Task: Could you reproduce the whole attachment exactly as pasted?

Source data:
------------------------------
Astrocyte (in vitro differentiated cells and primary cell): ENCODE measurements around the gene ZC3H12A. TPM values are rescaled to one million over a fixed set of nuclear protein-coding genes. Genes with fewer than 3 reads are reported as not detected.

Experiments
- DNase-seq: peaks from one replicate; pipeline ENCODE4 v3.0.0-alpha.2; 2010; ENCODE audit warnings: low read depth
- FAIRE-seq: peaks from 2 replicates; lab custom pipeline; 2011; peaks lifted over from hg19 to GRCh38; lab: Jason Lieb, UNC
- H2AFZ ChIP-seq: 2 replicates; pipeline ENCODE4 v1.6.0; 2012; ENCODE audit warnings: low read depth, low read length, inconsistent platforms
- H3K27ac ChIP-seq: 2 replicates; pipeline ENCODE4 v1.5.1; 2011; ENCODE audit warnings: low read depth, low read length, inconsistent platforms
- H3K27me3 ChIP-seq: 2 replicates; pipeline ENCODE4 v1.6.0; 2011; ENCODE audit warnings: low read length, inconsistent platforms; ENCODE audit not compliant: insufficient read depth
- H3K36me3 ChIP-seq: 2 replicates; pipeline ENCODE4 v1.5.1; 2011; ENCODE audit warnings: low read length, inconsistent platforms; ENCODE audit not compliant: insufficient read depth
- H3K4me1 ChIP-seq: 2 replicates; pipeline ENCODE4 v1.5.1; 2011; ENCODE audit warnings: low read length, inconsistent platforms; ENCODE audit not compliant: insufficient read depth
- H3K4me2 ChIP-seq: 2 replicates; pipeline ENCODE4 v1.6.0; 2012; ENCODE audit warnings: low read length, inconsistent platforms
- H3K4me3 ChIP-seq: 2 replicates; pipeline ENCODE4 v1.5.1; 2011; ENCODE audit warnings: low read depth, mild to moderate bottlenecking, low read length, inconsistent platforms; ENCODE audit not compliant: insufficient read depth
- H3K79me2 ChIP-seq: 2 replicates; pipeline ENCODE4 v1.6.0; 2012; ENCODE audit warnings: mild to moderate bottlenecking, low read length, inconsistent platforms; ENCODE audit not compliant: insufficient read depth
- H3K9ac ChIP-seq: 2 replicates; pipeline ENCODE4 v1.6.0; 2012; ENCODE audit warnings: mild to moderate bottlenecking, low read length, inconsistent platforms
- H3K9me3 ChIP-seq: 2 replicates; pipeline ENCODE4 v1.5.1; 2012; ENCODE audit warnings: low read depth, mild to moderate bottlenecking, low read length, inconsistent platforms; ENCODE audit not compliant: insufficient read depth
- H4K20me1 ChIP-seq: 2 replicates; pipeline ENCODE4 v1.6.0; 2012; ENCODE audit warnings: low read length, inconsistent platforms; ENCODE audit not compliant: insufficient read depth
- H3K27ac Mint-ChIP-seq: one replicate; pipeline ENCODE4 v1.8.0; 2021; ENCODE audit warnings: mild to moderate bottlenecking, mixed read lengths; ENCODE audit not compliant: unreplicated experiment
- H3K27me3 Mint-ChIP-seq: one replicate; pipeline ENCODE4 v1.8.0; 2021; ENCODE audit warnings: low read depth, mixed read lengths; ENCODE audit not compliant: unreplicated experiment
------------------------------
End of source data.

Astrocyte (in vitro differentiated cells and primary cell): ENCODE measurements around the gene ZC3H12A. TPM values are rescaled to one million over a fixed set of nuclear protein-coding genes. Genes with fewer than 3 reads are reported as not detected.

Experiments
- DNase-seq: peaks from one replicate; pipeline ENCODE4 v3.0.0-alpha.2; 2010; ENCODE audit warnings: low read depth
- FAIRE-seq: peaks from 2 replicates; lab custom pipeline; 2011; peaks lifted over from hg19 to GRCh38; lab: Jason Lieb, UNC
- H2AFZ ChIP-seq: 2 replicates; pipeline ENCODE4 v1.6.0; 2012; ENCODE audit warnings: low read depth, low read length, inconsistent platforms
- H3K27ac ChIP-seq: 2 replicates; pipeline ENCODE4 v1.5.1; 2011; ENCODE audit warnings: low read depth, low read length, inconsistent platforms
- H3K27me3 ChIP-seq: 2 replicates; pipeline ENCODE4 v1.6.0; 2011; ENCODE audit warnings: low read length, inconsistent platforms; ENCODE audit not compliant: insufficient read depth
- H3K36me3 ChIP-seq: 2 replicates; pipeline ENCODE4 v1.5.1; 2011; ENCODE audit warnings: low read length, inconsistent platforms; ENCODE audit not compliant: insufficient read depth
- H3K4me1 ChIP-seq: 2 replicates; pipeline ENCODE4 v1.5.1; 2011; ENCODE audit warnings: low read length, inconsistent platforms; ENCODE audit not compliant: insufficient read depth
- H3K4me2 ChIP-seq: 2 replicates; pipeline ENCODE4 v1.6.0; 2012; ENCODE audit warnings: low read length, inconsistent platforms
- H3K4me3 ChIP-seq: 2 replicates; pipeline ENCODE4 v1.5.1; 2011; ENCODE audit warnings: low read depth, mild to moderate bottlenecking, low read length, inconsistent platforms; ENCODE audit not compliant: insufficient read depth
- H3K79me2 ChIP-seq: 2 replicates; pipeline ENCODE4 v1.6.0; 2012; ENCODE audit warnings: mild to moderate bottlenecking, low read length, inconsistent platforms; ENCODE audit not compliant: insufficient read depth
- H3K9ac ChIP-seq: 2 replicates; pipeline ENCODE4 v1.6.0; 2012; ENCODE audit warnings: mild to moderate bottlenecking, low read length, inconsistent platforms
- H3K9me3 ChIP-seq: 2 replicates; pipeline ENCODE4 v1.5.1; 2012; ENCODE audit warnings: low read depth, mild to moderate bottlenecking, low read length, inconsistent platforms; ENCODE audit not compliant: insufficient read depth
- H4K20me1 ChIP-seq: 2 replicates; pipeline ENCODE4 v1.6.0; 2012; ENCODE audit warnings: low read length, inconsistent platforms; ENCODE audit not compliant: insufficient read depth
- H3K27ac Mint-ChIP-seq: one replicate; pipeline ENCODE4 v1.8.0; 2021; ENCODE audit warnings: mild to moderate bottlenecking, mixed read lengths; ENCODE audit not compliant: unreplicated experiment
- H3K27me3 Mint-ChIP-seq: one replicate; pipeline ENCODE4 v1.8.0; 2021; ENCODE audit warnings: low read depth, mixed read lengths; ENCODE audit not compliant: unreplicated experiment